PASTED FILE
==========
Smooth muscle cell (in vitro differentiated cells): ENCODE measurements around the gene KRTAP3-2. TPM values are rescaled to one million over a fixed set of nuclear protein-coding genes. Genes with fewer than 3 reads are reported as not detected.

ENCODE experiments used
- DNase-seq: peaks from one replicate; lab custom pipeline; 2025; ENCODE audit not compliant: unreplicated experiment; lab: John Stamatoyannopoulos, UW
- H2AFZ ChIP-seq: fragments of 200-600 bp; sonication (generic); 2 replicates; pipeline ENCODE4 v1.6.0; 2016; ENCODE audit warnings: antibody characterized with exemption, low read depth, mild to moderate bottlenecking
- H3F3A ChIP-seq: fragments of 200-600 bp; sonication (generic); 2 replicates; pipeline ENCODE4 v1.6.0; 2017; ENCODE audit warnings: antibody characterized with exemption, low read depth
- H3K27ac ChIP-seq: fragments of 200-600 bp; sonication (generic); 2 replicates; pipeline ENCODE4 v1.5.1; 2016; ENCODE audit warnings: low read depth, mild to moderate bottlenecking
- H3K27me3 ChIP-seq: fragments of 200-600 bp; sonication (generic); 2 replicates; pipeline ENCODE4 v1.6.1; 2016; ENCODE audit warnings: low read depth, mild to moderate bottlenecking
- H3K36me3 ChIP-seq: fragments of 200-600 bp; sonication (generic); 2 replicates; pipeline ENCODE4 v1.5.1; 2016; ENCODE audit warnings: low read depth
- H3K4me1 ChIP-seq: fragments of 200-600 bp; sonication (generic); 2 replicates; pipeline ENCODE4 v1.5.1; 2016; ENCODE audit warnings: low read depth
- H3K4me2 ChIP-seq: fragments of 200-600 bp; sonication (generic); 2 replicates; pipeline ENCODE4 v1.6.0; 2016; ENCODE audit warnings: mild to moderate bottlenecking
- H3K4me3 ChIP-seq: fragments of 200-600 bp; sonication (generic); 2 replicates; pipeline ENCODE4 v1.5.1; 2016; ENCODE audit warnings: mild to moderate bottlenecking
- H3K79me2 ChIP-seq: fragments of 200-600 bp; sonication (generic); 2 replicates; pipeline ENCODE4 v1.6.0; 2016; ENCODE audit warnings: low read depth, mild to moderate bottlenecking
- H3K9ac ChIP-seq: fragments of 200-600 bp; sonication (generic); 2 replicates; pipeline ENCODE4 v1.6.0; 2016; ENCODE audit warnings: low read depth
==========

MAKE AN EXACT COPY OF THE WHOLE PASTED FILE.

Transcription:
Smooth muscle cell (in vitro differentiated cells): ENCODE measurements around the gene KRTAP3-2. TPM values are rescaled to one million over a fixed set of nuclear protein-coding genes. Genes with fewer than 3 reads are reported as not detected.

ENCODE experiments used
- DNase-seq: peaks from one replicate; lab custom pipeline; 2025; ENCODE audit not compliant: unreplicated experiment; lab: John Stamatoyannopoulos, UW
- H2AFZ ChIP-seq: fragments of 200-600 bp; sonication (generic); 2 replicates; pipeline ENCODE4 v1.6.0; 2016; ENCODE audit warnings: antibody characterized with exemption, low read depth, mild to moderate bottlenecking
- H3F3A ChIP-seq: fragments of 200-600 bp; sonication (generic); 2 replicates; pipeline ENCODE4 v1.6.0; 2017; ENCODE audit warnings: antibody characterized with exemption, low read depth
- H3K27ac ChIP-seq: fragments of 200-600 bp; sonication (generic); 2 replicates; pipeline ENCODE4 v1.5.1; 2016; ENCODE audit warnings: low read depth, mild to moderate bottlenecking
- H3K27me3 ChIP-seq: fragments of 200-600 bp; sonication (generic); 2 replicates; pipeline ENCODE4 v1.6.1; 2016; ENCODE audit warnings: low read depth, mild to moderate bottlenecking
- H3K36me3 ChIP-seq: fragments of 200-600 bp; sonication (generic); 2 replicates; pipeline ENCODE4 v1.5.1; 2016; ENCODE audit warnings: low read depth
- H3K4me1 ChIP-seq: fragments of 200-600 bp; sonication (generic); 2 replicates; pipeline ENCODE4 v1.5.1; 2016; ENCODE audit warnings: low read depth
- H3K4me2 ChIP-seq: fragments of 200-600 bp; sonication (generic); 2 replicates; pipeline ENCODE4 v1.6.0; 2016; ENCODE audit warnings: mild to moderate bottlenecking
- H3K4me3 ChIP-seq: fragments of 200-600 bp; sonication (generic); 2 replicates; pipeline ENCODE4 v1.5.1; 2016; ENCODE audit warnings: mild to moderate bottlenecking
- H3K79me2 ChIP-seq: fragments of 200-600 bp; sonication (generic); 2 replicates; pipeline ENCODE4 v1.6.0; 2016; ENCODE audit warnings: low read depth, mild to moderate bottlenecking
- H3K9ac ChIP-seq: fragments of 200-600 bp; sonication (generic); 2 replicates; pipeline ENCODE4 v1.6.0; 2016; ENCODE audit warnings: low read depth